Call me Cassandra, but only on days when my concern for our orchestras has swelled to a crescendo. Cassandra, the mythological Trojan priestess whom we meet in Aeschylus’ Agamemnon, was cursed with foreseeing the truth and then uttering dire prophesies that were ignored. For her troubles, Agamemnon’s wife fatally stabbed her.
What I foresee is less freighted, though worth serious consideration by all of us who prize participating in and attending symphonies. The musician Virgil Thomson, who served as the New York Herald Tribune’s invaluable music critic from 1940–1954, wrote in The State of Music (1939), that orchestras stand at the apex of our concert life as ‘kingpin(s) of the international music industry,’ and his assessment has proved durable and true.
Several aspects of our orchestras seem of paramount concern, and they are as true of the New York Philharmonia as they are of the approximately 1,200 other orchestras nationwide—groups large and small, metropolitan or exurban, fully professional, avocational, or somewhere in between.
These issues are not necessarily self-evident to the concertgoer, but follow me into the weeds and let me explain.
Of overriding concern is our 21st century orchestras’ continuing adherence to an economic model that dates from the 18th and 19th centuries. In general, performances are attended by society’s upper strata, admissions don’t and can’t cover the costs of performance, and budgets are balanced, if at all, by a variety of charitable interests, by the court and church in an earlier day, and, in a time closer to our own, by foundation grants, corporate largesse, and individual munificence.
As we emerge from a pandemic that has caused social disruption and dislocation to an extent we still can’t measure, I expect foundations and corporations to adjust their agendas, focusing on issues that already have claimed prominence but whose urgency is now even greater. Among them are issues of woman’s equality, worldwide social justice, global health, and endemic world-wide hunger. The performing arts, which were prominent on philanthropy’s agenda just a few decades ago, will be less generously served in the decades ahead.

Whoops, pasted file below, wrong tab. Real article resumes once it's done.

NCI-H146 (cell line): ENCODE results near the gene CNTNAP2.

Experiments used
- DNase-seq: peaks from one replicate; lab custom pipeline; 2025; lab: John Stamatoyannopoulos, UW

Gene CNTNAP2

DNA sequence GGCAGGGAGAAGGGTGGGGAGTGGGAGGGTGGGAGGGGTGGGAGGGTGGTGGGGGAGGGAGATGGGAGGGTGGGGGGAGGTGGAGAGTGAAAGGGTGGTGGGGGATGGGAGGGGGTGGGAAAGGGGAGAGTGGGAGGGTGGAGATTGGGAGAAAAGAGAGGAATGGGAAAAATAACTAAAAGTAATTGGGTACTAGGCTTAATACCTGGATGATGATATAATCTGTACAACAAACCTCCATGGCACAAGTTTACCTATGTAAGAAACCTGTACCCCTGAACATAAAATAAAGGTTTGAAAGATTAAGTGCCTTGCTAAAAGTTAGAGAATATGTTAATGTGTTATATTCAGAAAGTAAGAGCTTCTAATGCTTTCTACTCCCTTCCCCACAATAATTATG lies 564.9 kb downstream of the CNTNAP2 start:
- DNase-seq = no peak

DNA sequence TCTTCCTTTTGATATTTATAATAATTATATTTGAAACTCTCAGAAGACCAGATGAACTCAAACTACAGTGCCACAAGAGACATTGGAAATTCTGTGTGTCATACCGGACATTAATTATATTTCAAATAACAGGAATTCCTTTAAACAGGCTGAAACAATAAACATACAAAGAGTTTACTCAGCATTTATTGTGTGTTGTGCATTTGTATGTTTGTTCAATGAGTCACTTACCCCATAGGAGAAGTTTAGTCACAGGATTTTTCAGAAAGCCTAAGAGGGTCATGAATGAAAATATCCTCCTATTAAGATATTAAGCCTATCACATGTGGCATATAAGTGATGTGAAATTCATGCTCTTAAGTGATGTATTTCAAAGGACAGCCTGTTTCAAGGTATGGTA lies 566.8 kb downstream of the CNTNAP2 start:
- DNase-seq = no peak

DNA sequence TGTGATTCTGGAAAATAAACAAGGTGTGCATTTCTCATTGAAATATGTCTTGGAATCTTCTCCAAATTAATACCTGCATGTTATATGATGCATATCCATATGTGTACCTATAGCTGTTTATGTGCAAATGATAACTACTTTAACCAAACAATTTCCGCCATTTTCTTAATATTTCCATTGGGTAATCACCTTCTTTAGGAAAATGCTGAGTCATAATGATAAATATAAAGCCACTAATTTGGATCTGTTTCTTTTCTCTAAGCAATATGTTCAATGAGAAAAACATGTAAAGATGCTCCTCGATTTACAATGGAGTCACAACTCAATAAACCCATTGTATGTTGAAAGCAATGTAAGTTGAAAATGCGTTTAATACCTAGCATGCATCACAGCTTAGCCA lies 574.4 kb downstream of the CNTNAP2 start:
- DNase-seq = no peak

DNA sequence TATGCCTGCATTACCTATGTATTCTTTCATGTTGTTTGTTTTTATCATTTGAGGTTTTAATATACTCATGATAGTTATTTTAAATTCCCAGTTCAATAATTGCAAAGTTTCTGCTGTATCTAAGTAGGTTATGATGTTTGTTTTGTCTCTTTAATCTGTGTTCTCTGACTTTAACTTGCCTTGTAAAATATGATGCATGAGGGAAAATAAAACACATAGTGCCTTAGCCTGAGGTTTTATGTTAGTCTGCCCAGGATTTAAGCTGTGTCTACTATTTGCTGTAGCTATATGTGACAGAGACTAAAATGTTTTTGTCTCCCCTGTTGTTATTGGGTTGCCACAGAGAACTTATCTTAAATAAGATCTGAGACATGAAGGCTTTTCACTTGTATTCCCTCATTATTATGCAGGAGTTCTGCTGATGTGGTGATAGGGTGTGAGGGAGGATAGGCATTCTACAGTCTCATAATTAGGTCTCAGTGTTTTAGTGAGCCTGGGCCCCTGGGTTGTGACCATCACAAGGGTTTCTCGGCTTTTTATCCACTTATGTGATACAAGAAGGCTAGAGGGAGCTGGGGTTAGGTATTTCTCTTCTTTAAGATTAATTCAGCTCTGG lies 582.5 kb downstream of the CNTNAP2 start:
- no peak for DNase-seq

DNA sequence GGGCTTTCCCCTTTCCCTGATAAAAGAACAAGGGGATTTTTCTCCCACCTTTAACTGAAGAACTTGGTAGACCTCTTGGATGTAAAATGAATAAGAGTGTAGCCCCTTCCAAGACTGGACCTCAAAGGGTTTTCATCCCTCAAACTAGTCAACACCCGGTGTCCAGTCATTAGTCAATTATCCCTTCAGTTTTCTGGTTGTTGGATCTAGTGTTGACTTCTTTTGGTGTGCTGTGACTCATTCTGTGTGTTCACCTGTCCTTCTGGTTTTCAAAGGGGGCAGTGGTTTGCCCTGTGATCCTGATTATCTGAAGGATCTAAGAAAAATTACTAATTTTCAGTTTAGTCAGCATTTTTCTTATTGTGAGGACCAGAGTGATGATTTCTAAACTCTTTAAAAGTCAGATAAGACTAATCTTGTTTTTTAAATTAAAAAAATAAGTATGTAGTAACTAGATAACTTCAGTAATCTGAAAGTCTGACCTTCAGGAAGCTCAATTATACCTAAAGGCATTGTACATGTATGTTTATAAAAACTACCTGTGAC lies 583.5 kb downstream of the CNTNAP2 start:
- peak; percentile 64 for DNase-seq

A classic study from the Twentieth Century Fund, Performing Arts: The Economic Dilemma, illuminated brilliantly ‘the income gap’ that is endemic to all orchestras, that is, the perennial and seemingly inevitable shortfall between earned revenue and expenses. Even with the most herculean fundraising efforts, questions will remain: With the resources at hand, how does an orchestra deal equitably with such competing interests as musicians’ fair compensation and artistic nourishment, audience desires for a largely standard repertory, and management’s responsibilities to preserve artistic and financial integrity, even as the ensemble’s horizons expand?
In the past, answers to these questions have often proved elusive; in fact, the economic model has been broken for decades. Rather than try to find fundamentally new solutions, the orchestra industry has procrastinated. But at a moment that will be decisive for the future, a new paradigm of sustenance and support must be imagined.
Here’s one perhaps possible, if partial, solution. Though already being done to a limited extent, the Philharmonic might set aside a greater number of evenings when other musical groups, and other types of music, are heard. That might bring in new audiences and new sources of support, with the establishment of satellite series. These efforts could perhaps extend to the outer boroughs (Queens College’s Colden Auditorium, in Flushing, comes to mind) or on nearby arts-aware campuses, at Princeton and Yale, for instance. How workable is this? Ultimately, maybe not workable, but it’s worth discussing.
The shoebox syndrome: Avery Fisher Hall in 2012, soon to become David Geffen Hall. Jun Seita . . . . . . . . . . . .